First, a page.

It’s afternoon on a country estate. Astrov, a local doctor, confides in a friend, “I know no rest; at night I tremble under my blankets for fear of being dragged out to visit someone who is sick; I have toiled without repose or freedom since I have known you; could I help growing old?” But the doctor knows—and we know—that he will continue serving his patients, no matter what. He adds, “See what a long mustache I have grown. A foolish, long mustache.”
Astrov is just one of Chekhov’s many eccentric, memorable characters, men and women with their dreams and ideals, faults and failures, self-deception and self-discovery. So often Chekhov presents a philosophical position or a character with great conviction, only to turn and undercut what we thought we knew with an offhand observation or a revealing detail. No Hollywood endings here; instead a rich, bittersweet complexity that keeps us coming back for more.
Reading Chekhov gives us a vivid sense of Russia at the end of the 19th century. At the same time, Chekhov is strikingly contemporary. “The reason we like Chekhov so much,” says novelist Richard Ford, “is because his stories feel so modern to us … his view of what’s funny and poignant, his clear-eyed observance of life as lived … could, we feel, be written today and appear in The New Yorker.”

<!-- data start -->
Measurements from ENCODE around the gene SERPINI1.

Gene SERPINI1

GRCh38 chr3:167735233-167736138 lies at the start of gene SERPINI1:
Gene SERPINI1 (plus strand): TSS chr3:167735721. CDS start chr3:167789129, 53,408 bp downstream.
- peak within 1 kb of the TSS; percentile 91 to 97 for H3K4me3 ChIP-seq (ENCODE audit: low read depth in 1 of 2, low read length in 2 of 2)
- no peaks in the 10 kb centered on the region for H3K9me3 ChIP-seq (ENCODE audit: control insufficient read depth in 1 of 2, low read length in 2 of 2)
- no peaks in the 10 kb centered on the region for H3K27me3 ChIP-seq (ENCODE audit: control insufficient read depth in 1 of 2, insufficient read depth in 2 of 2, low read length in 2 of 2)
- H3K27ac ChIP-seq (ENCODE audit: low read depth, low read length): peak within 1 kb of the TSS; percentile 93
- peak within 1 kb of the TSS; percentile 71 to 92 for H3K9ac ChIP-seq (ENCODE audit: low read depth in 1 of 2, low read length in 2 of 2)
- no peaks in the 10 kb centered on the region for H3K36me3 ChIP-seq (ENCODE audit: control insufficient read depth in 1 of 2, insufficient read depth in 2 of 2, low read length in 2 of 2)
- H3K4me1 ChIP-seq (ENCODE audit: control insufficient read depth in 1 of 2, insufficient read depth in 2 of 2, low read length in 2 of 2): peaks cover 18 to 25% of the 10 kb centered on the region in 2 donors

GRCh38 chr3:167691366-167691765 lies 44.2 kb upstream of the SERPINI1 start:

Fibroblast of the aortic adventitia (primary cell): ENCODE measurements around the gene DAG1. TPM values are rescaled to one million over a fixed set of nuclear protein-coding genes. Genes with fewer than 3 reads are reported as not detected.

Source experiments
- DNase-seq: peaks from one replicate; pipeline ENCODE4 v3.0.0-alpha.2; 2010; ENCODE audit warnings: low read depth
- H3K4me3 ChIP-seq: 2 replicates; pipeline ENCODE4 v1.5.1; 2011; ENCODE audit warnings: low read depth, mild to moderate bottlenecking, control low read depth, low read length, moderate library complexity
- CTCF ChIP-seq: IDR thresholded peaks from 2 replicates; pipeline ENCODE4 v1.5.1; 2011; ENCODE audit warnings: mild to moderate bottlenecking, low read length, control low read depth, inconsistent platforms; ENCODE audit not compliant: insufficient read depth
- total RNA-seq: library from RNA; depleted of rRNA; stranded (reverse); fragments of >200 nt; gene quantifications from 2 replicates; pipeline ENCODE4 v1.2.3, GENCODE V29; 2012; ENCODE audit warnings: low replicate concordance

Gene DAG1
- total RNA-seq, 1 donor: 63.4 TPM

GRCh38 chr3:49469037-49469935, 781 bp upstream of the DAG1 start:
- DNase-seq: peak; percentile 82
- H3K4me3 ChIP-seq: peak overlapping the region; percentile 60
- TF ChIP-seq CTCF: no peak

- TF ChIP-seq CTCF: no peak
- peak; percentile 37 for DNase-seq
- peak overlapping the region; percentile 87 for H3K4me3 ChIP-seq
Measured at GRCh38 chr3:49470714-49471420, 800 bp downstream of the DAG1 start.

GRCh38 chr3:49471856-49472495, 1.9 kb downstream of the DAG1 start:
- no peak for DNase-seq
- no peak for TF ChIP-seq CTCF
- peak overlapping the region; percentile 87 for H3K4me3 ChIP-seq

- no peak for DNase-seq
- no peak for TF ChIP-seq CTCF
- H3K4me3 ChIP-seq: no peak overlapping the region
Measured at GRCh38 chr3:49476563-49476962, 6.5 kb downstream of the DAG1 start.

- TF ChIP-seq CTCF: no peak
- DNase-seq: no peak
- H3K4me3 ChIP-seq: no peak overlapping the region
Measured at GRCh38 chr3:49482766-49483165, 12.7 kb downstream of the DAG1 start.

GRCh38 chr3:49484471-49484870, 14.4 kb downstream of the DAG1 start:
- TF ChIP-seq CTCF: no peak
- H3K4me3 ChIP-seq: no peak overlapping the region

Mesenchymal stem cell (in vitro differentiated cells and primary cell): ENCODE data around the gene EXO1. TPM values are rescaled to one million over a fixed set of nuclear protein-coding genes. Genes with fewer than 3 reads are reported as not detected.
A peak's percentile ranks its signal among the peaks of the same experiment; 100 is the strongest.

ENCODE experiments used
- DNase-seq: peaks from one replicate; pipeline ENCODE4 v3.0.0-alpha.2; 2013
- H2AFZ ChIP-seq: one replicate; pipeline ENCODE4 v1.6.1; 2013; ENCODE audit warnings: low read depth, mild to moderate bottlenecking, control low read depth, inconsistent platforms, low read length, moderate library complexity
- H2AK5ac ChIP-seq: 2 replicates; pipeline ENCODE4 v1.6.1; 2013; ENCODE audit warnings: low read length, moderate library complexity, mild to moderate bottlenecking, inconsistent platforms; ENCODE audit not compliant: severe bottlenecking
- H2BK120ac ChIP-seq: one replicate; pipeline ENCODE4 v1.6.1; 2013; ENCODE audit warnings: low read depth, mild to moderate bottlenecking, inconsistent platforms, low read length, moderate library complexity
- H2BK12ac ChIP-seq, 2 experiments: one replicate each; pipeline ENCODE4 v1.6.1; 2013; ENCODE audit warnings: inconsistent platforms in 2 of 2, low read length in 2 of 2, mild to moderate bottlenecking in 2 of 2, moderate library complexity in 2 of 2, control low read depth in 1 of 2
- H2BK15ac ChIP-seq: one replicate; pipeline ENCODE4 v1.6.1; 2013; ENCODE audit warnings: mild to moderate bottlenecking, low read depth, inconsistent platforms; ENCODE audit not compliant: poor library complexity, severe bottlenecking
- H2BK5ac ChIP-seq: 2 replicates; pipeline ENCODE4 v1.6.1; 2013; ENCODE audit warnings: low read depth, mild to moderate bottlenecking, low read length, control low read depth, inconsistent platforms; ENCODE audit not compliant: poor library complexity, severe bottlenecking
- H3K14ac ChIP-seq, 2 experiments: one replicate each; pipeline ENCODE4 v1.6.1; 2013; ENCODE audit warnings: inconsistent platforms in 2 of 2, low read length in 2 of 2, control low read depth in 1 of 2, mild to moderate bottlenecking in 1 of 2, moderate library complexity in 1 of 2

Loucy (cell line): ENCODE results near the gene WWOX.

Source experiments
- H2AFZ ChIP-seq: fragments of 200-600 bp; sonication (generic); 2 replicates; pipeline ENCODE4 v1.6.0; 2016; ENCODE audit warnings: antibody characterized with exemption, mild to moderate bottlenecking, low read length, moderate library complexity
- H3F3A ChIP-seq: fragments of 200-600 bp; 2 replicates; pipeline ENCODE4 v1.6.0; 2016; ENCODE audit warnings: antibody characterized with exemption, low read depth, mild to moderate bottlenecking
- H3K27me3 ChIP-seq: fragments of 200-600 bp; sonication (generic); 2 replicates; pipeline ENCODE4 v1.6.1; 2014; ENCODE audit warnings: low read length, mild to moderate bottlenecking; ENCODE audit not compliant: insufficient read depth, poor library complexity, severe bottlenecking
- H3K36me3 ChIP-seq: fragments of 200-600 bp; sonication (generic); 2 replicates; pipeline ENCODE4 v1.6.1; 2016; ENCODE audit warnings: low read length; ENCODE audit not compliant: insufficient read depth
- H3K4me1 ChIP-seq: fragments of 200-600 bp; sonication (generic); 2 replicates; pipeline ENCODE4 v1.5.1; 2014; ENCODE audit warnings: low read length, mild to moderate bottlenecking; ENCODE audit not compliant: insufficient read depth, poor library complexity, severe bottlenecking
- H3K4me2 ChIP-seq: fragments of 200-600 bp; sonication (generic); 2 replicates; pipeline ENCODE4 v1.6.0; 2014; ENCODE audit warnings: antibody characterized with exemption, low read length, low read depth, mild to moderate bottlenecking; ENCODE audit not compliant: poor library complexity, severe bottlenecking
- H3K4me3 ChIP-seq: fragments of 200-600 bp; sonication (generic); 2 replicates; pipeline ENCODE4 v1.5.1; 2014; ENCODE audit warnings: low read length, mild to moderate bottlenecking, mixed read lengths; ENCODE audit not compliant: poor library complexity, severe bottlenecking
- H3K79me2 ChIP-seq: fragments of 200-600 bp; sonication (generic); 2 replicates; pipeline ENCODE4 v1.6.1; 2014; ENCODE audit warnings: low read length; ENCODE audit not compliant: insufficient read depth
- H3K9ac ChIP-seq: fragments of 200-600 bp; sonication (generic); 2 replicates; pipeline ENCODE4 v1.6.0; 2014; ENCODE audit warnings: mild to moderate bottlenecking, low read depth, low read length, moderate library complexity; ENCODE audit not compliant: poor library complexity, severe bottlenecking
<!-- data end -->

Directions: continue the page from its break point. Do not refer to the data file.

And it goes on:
Actors and directors remain intrigued by Chekhov because he has the rare gift of writing tragedy and comedy simultaneously. No playwright except Shakespeare is more performed, and we’ll seek to understand why by watching scenes from recent films. We’ll also discover parallels in the visual arts by studying Ilya Repin’s penetrating portraits and the landscapes of the writer’s lifelong friend Isaac Levitan. Take a deep dive into Chekhov’s world and experience for yourself the enduring fascination of his work.
Read more in Sean’s recent blog post Chekhov Three Ways.
“Don’t tell me the moon is shining;
show me the glint of light on broken glass.”
– Anton Chekhov